The Akron Art Museum, a Knight Arts grantee, was utterly accurate when they sent out a notice that "Nolli's Orders," Diana Al-Hadid's sculpture, "transforms" the museum's contemporary collection gallery. It seems like almost an understatement as well, for the room-size installation piece is nearly overwhelming, along with being jaw-dropping for most of the visitors who saw it at an opening night reception a week or so ago.
As soon as we laid eyes on it, we thought immediately of some public square fountains in Italy – monumental, old looking as though heading to ruin, rife with grandeur, and seemingly a little the worse for wear. All that is actually the kind of thing that Al-Hadid is interested in.
The artist began this work, it is told, by looking at Northern Renaissance and Mannerist paintings and then, as she has said, freed the statues from each other and the setting in which she viewed them. Part of her process then is to eliminate even more of the sculptural content and build a new setting for them and what remains.
In this 13-foot sprawling architectural piece, Al-Hadid includes motifs like Roman era pedestals, but also has bare scaffolding showing as well. It becomes hard to tell if the idea is that the monument is growing ever more magnificent or falling apart. Al-Hadid seeks that kind of tension in her work.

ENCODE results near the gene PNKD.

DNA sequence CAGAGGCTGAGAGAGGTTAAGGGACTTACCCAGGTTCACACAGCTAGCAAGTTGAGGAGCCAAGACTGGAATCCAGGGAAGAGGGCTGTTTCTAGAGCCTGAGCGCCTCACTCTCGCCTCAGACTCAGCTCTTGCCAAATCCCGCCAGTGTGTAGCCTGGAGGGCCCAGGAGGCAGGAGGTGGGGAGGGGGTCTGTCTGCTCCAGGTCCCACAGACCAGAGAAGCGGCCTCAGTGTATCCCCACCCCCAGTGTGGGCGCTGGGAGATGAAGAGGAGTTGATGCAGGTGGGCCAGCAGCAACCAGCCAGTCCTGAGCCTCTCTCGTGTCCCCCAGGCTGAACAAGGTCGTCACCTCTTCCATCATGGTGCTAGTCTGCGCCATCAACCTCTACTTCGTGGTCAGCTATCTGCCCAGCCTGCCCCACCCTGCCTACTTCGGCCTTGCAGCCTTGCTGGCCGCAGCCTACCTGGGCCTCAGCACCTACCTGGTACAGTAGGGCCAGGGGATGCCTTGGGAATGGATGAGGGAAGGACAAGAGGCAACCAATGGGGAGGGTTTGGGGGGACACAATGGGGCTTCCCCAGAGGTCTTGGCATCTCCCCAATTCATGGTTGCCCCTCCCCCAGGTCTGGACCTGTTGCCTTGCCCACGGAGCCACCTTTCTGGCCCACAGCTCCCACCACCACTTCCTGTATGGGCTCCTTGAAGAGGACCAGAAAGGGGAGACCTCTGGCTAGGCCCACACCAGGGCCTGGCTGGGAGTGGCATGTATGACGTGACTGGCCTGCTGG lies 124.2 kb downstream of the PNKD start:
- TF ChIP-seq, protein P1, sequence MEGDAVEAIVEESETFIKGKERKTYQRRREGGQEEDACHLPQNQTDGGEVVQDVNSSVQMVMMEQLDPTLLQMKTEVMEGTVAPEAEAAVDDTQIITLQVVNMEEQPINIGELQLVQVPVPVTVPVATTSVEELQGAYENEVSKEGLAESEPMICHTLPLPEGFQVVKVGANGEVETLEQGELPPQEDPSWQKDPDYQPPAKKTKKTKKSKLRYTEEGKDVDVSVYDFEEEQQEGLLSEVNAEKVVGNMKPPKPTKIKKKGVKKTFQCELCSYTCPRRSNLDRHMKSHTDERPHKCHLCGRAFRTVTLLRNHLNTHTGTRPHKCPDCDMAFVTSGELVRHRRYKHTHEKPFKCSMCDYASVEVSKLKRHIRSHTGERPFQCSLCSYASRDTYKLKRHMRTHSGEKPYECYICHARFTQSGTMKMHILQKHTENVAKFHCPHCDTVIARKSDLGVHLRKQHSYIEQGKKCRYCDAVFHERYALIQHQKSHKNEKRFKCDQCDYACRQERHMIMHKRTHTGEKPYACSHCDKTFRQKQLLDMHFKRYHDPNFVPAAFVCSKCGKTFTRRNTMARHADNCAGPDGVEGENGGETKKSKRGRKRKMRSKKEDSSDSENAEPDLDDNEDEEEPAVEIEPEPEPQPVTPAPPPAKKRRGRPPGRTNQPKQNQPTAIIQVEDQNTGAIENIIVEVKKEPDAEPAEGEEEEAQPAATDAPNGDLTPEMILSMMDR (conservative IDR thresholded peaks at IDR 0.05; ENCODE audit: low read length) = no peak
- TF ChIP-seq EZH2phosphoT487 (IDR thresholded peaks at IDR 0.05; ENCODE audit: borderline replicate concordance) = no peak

What was certainly evident at the opening of this exhibit is that visitors couldn't take their eyes off it, even younger viewers. Seemingly everyone took time to walk around the massive structure and look at it from different viewpoints – which, incidentally, is a good thing to do. Details surface as you go along, but the realization of the gigantic undertaking and thought process to put this all together and make it work becomes ever more apparent.
Equally interesting are the materials the artist works with – steel, polymer gypsum, fiberglass, wood, foam and paint. Also telling is that you can see the construction materials and how they work to make the piece come alive. These materials parallel the kind of inventiveness seen in the companion paintings done by Al-Hadid, where she uses Mylar as a base on which to put charcoal, pastel or acrylic, and perhaps polymer gypsum, plaster and pigment.
The three large paintings (the artist goes for grand scale in them as well) convey similar feelings as the architectural piece, in that they are suggestive of works either being completed or falling apart. Al-Hadid uses a resist technique that allows her to apply a material that can be worked on with drawings or paints, but then removes the material to reveal the blank space underneath. They are worth a long look in their own right.
"Diana Al-Hadid: Nolli's Orders" will be on display 11 a.m.-5 p.m. Wednesday-Sunday and 11 a.m.-9 p.m. on Thursday through March 16 at the Akron Art Museum, One South High St., Akron; 330-376-9185; www.akronartmuseum.org. General admission is $7 ($5 for seniors and students).